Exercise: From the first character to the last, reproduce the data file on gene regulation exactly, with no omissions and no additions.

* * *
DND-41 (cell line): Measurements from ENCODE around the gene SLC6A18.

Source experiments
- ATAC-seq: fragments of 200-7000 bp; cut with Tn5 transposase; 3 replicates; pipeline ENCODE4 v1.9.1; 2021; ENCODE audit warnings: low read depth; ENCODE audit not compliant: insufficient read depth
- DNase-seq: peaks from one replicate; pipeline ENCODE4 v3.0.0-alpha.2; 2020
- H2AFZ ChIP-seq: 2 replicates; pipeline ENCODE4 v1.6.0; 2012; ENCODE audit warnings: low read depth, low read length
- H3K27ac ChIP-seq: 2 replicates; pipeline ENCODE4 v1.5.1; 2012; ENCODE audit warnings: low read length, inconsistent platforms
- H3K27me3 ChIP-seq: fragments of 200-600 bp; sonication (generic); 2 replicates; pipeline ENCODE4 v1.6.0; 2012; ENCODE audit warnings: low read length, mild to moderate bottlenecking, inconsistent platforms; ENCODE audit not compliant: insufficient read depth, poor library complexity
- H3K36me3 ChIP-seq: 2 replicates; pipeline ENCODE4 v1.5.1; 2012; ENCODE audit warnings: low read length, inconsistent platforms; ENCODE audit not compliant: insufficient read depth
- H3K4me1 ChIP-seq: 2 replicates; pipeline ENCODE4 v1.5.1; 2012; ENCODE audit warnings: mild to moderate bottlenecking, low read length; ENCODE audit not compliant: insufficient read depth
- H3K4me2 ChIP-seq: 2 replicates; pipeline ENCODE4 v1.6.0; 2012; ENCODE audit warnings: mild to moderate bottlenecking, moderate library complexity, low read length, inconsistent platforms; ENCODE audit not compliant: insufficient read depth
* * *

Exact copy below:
DND-41 (cell line): Measurements from ENCODE around the gene SLC6A18.

Source experiments
- ATAC-seq: fragments of 200-7000 bp; cut with Tn5 transposase; 3 replicates; pipeline ENCODE4 v1.9.1; 2021; ENCODE audit warnings: low read depth; ENCODE audit not compliant: insufficient read depth
- DNase-seq: peaks from one replicate; pipeline ENCODE4 v3.0.0-alpha.2; 2020
- H2AFZ ChIP-seq: 2 replicates; pipeline ENCODE4 v1.6.0; 2012; ENCODE audit warnings: low read depth, low read length
- H3K27ac ChIP-seq: 2 replicates; pipeline ENCODE4 v1.5.1; 2012; ENCODE audit warnings: low read length, inconsistent platforms
- H3K27me3 ChIP-seq: fragments of 200-600 bp; sonication (generic); 2 replicates; pipeline ENCODE4 v1.6.0; 2012; ENCODE audit warnings: low read length, mild to moderate bottlenecking, inconsistent platforms; ENCODE audit not compliant: insufficient read depth, poor library complexity
- H3K36me3 ChIP-seq: 2 replicates; pipeline ENCODE4 v1.5.1; 2012; ENCODE audit warnings: low read length, inconsistent platforms; ENCODE audit not compliant: insufficient read depth
- H3K4me1 ChIP-seq: 2 replicates; pipeline ENCODE4 v1.5.1; 2012; ENCODE audit warnings: mild to moderate bottlenecking, low read length; ENCODE audit not compliant: insufficient read depth
- H3K4me2 ChIP-seq: 2 replicates; pipeline ENCODE4 v1.6.0; 2012; ENCODE audit warnings: mild to moderate bottlenecking, moderate library complexity, low read length, inconsistent platforms; ENCODE audit not compliant: insufficient read depth